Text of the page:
Late November, with Thanksgiving looming, and the rainy season upon them: Giles liked this weather. He got to drink his tea and put on his warm sweaters and receive less than the usual quota of mockery for his layered caution from his perennially under-dressed Slayer. She’d complained to him at lunchtime, on Monday, that she was feeling chilled, and maybe like she was coming down with something. He’d taken the opportunity to point out that maybe she should wear something warmer than a tank top on patrol. Then she’d exceeded the mockery quota, and he’d sent her away in a huff, under strict orders to go directly home and have something warm for dinner, and not one of those dreadful poptart things either. Though of course he had no hope she’d pay any attention at all to his orders.
The storm system had apparently decided to stay for longer than the Sunnydale usual, which pleased Giles. He did his evening chores listening to rain pattering on the windows and on the tile in the courtyard. Giles heard something behind the front door, on his way past with the recycling container. A rustle, then a muffled thump. He dropped the recycling and pulled a stake from the umbrella rack by the door. A look through the peephole showed him nothing. There went the rustling again. Giles pulled the door open. Still nothing— he looked down, and saw his Slayer curled at the doorstep, soaked and shivering. He dropped the stake and was on his knees next to her. One hand on her arm, and he knew without her needing to speak what the matter was. The Slayer metabolism had folded in on itself at last. Slayers rarely took sick, but when they did it was with a rush and a tumble.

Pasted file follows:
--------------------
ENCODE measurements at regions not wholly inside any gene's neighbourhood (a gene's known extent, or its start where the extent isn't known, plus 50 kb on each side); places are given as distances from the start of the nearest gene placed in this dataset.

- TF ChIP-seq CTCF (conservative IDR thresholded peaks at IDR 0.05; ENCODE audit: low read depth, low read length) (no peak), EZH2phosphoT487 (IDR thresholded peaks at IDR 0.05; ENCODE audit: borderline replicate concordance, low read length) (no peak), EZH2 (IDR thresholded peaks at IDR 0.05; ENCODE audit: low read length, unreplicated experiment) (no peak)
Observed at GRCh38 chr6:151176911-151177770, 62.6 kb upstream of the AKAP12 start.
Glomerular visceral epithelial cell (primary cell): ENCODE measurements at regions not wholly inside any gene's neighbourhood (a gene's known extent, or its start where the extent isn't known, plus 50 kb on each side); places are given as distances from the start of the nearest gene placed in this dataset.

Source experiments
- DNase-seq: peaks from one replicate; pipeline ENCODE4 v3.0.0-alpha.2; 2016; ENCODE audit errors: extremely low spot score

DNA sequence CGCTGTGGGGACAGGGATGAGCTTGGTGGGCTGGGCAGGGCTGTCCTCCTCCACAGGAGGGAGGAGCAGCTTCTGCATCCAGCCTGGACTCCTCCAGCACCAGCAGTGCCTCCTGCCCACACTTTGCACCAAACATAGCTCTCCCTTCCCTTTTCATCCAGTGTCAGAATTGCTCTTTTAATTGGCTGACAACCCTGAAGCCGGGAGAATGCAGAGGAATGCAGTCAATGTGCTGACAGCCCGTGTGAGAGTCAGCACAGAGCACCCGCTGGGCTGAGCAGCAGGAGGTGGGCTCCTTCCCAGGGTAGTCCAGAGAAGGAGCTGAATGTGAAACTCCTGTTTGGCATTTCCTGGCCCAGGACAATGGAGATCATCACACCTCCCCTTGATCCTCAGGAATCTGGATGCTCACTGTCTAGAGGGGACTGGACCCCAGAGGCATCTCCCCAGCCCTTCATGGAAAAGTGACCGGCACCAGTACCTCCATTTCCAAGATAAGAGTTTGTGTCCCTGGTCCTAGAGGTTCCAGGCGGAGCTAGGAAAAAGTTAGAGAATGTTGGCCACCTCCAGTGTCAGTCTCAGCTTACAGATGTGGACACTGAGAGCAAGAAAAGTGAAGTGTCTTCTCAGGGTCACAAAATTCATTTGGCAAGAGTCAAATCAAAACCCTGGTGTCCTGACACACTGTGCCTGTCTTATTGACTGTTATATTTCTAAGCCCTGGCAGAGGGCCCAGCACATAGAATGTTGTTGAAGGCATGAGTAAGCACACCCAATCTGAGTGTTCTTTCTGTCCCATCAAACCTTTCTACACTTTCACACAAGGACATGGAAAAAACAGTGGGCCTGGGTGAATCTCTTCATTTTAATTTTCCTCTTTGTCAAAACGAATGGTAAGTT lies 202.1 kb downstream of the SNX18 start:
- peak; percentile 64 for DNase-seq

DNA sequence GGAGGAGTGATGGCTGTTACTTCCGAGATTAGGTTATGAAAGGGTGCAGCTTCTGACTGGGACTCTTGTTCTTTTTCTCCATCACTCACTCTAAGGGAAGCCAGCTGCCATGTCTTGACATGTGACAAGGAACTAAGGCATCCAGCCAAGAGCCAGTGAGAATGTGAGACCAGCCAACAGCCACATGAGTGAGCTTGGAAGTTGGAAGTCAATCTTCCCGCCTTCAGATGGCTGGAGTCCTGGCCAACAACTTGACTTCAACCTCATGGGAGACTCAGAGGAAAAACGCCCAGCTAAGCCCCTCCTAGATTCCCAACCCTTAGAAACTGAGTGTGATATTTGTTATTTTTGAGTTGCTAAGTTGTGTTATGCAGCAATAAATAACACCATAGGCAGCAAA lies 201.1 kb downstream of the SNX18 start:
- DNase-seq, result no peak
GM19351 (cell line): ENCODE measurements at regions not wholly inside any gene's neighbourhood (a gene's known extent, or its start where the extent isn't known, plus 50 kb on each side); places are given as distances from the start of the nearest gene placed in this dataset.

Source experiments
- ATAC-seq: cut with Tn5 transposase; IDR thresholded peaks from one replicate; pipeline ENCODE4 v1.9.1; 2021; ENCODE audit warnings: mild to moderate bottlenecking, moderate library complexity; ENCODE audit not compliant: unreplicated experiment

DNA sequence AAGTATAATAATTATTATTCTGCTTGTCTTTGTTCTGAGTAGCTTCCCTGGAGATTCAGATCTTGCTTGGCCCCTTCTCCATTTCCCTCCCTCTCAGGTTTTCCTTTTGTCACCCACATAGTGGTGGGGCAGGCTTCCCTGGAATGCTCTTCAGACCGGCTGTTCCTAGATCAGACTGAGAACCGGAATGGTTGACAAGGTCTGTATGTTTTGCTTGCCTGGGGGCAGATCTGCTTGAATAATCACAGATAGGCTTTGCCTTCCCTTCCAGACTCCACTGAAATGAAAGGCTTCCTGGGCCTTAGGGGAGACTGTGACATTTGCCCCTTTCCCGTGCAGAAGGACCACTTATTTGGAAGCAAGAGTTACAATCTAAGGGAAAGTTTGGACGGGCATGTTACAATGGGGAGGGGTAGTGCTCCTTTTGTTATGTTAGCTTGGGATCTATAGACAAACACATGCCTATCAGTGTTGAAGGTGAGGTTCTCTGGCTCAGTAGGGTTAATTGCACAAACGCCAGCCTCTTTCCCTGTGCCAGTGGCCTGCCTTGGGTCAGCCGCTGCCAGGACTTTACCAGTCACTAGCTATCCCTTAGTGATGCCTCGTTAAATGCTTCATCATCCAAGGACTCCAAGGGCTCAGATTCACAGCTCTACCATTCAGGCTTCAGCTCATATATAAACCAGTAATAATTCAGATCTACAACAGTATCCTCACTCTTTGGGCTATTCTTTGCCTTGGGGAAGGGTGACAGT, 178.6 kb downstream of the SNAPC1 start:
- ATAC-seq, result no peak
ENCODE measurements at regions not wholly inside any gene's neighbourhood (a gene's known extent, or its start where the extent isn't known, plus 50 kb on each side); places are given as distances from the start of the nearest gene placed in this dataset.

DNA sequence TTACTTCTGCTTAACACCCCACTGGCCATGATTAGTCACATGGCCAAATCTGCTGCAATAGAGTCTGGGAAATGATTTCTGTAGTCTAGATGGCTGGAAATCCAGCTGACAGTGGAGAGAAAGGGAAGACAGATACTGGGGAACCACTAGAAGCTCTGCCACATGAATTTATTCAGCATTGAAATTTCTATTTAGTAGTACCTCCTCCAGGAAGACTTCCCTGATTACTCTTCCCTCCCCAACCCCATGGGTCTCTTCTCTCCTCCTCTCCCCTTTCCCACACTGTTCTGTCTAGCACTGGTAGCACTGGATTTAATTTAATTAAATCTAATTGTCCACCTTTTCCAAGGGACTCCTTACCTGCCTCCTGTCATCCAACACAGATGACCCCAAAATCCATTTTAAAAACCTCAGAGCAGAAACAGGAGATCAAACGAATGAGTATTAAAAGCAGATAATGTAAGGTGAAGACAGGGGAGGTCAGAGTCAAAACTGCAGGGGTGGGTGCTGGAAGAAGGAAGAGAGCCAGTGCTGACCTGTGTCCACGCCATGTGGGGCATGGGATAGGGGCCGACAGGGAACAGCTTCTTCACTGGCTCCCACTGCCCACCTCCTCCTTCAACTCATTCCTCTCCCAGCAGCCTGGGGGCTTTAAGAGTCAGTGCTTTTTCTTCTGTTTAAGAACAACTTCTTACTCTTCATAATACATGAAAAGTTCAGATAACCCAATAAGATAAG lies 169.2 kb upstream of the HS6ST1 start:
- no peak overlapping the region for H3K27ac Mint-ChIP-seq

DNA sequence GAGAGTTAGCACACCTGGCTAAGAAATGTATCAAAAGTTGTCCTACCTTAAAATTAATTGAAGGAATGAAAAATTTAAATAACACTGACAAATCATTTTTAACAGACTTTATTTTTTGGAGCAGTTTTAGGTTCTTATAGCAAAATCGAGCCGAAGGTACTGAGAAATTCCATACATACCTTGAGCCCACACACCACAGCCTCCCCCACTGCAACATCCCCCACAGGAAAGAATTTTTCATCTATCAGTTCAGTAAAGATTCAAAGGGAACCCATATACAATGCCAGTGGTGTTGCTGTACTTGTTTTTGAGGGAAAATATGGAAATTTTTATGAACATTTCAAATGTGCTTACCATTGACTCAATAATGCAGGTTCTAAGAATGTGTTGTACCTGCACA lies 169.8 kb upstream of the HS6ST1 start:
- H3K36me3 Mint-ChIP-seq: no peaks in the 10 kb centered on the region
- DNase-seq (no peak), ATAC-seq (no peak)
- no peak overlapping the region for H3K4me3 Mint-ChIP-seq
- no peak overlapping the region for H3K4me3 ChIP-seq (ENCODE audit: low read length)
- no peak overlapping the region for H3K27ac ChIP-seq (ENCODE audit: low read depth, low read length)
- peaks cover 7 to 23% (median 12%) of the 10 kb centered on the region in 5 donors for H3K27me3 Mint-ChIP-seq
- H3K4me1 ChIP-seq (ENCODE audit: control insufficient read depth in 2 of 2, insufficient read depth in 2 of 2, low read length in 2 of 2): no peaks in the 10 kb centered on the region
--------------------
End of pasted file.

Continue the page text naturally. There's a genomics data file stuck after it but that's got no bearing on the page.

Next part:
He picked her up and carried her up to the loft. He removed her shoes, hesitated, then her soaked jeans as well. He got his warm comforter from the linen closet and bundled her up. He stood to fetch aspirin and orange juice.
“Giles?” she said, from underneath his down comforter, weakly. He turned and hurried back. “Sorry. Couldn’t make it home from patrol.”
“Don’t worry, Buffy,” he said. “Back in a moment with aspirin.” When he returned he woke her and made her take it. He tested her temperature the fast way, with lips and hand, and fretted. What to do with her? It was absurd to think about taking her home in this condition, and besides, her mother was away for the week on a buying trip or something like. He tucked the comforter over her, and watched until she fell asleep.
Giles bedded himself down on his sofa. He lay awake, staring at the ceiling, thinking of the last time he’d had the flu. It had been a miserable experience, alone in his London flat, wishing that something would stop the aching and shivering. He’d been too weak to feed himself anything for a day. He hadn’t had the flu since arriving in California, though he wasn’t sure why not. Sunshine and fresh produce year round, perhaps. Well, he’d make sure Buffy didn’t have such a lonely experience of it.
In the morning he called in sick for the two of them. Thank goodness it was the holiday week.
Buffy spent two days mostly asleep, in fever-dreams. She couldn’t keep much down; he fed her Bovril and orange juice and chicken broth in turns. He coaxed her into the bath once, so he could launder her clothes and dress her in something clean and warmer than that skimpy t-shirt: his flannel pajama top, and some yoga pants she’d once left at his flat to have the demon blood bleached out. He stripped the bed of fever-stained sheets as well. She felt better when she tottered out, but he carried her upstairs again anyway.